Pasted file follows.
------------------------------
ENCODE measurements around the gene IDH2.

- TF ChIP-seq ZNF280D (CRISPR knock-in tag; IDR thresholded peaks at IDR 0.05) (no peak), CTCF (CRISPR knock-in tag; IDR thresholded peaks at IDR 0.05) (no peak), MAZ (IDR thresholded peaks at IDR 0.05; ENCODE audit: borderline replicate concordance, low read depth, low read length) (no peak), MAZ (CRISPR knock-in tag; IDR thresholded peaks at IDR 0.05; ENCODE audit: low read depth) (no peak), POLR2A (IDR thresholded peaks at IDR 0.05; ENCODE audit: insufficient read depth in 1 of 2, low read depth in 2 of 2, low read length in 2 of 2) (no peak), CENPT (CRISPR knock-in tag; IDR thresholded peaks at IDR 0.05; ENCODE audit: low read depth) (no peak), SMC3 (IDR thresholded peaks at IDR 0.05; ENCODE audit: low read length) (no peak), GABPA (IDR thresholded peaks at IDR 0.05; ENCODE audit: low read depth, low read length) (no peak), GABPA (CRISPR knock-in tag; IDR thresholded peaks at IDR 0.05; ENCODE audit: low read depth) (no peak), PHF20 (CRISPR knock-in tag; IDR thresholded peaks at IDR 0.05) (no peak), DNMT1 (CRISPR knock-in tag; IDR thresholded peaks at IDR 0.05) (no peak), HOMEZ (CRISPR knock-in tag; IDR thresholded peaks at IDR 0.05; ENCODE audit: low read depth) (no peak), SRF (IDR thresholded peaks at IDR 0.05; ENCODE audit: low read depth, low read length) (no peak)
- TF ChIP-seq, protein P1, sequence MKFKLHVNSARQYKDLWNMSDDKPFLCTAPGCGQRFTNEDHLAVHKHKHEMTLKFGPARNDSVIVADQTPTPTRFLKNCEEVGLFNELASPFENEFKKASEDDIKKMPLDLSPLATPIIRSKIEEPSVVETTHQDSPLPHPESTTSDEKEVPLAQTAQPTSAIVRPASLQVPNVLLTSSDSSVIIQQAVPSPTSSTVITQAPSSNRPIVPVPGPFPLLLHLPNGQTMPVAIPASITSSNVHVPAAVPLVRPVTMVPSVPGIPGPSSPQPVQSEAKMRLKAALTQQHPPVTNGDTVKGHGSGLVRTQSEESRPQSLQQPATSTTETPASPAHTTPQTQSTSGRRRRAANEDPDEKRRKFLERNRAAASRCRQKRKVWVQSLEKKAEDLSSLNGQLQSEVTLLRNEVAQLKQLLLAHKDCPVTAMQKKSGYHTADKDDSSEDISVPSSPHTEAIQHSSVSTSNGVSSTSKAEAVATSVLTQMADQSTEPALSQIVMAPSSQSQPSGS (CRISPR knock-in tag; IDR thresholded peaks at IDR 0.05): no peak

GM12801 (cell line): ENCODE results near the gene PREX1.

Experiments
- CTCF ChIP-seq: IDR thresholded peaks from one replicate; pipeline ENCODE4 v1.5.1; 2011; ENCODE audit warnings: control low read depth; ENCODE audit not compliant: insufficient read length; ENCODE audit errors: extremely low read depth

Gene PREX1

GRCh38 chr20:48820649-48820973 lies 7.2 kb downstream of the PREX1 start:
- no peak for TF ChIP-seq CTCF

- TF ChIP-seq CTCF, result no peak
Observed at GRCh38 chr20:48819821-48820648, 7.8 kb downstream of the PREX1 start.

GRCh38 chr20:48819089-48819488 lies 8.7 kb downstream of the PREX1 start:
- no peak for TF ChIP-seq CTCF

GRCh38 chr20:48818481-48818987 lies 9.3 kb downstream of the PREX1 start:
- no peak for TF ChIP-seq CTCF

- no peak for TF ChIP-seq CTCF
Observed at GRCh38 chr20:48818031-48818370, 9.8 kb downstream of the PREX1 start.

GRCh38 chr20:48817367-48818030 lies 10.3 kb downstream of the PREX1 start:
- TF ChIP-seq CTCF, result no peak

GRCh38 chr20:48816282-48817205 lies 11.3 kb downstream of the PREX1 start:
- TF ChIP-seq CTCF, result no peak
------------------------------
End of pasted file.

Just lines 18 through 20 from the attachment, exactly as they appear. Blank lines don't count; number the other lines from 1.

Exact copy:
GRCh38 chr20:48817367-48818030 lies 10.3 kb downstream of the PREX1 start:
- TF ChIP-seq CTCF, result no peak

GRCh38 chr20:48816282-48817205 lies 11.3 kb downstream of the PREX1 start: